The Travels of the Three English Brothers, a collaborative play by John Day, George Wilkins, and William Rowley first performed at the Red Bull Theatre in 1607, stages the adventures of the three Sherley brothers Thomas, Anthony, and Robert, focusing in particular on Anthony's tour around Europe as the ambassador of Shah Abbas I of Persia. Anthony was seeking to bring Christendom and Persia into an alliance that would encircle the Ottoman Empire – a political programme deeply controversial in a London that enjoyed strong trade links with the Ottoman Porte.
Travels, which was commissioned by Thomas Sherley, sets out to influence public perception of the three brothers. Its defence of the Sherleys, this article argues, is fundamentally intertextual: the playwrights deliberately associate their heroes with preceding stage-heroes (often, the protagonists of plays staged at the Red Bull). Imposing generic principles on real historical narratives, Travels' playwrights shape the actions of the deeply individualistic Sherley brothers so that they resemble the undertakings of the patriotic heroes of popular dramatic romances such as Guy of Warwick and The Four Prentices of London. Not altogether successfully, they present the Sherleys as national heroes who deserve their countrymen's appreciation.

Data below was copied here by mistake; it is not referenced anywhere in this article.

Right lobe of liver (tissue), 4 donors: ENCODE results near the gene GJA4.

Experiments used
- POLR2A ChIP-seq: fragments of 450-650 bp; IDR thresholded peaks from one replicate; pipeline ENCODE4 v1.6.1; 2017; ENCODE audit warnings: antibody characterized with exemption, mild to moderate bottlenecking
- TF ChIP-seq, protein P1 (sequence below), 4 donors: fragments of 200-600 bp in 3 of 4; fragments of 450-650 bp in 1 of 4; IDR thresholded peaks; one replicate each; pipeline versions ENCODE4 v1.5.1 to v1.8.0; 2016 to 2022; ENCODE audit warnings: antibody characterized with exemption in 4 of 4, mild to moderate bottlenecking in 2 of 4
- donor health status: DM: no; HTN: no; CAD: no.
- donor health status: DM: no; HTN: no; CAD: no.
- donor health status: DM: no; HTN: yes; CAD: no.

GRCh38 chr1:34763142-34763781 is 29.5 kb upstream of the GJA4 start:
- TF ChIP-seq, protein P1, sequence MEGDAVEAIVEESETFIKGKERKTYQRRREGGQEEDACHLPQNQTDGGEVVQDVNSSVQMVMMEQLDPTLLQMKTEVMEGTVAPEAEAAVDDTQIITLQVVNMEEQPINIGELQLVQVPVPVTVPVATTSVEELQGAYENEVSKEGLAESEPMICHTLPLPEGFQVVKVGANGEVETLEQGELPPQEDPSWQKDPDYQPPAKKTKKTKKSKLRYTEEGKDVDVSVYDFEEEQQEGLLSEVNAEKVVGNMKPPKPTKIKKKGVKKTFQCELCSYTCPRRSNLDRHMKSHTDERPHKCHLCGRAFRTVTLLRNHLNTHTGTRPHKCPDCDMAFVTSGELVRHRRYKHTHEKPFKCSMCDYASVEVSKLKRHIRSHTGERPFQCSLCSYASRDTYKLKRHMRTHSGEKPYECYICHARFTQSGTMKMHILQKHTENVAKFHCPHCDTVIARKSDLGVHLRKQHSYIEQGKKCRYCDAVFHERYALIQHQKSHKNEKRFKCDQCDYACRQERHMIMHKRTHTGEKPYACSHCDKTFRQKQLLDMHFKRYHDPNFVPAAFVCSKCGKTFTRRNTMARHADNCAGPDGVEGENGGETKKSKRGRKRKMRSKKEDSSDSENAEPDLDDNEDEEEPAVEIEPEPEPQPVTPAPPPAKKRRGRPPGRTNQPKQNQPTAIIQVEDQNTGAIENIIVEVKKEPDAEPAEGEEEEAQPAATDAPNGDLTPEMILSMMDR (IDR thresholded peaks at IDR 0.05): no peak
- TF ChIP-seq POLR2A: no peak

- Sherley, romance, Persia, Travel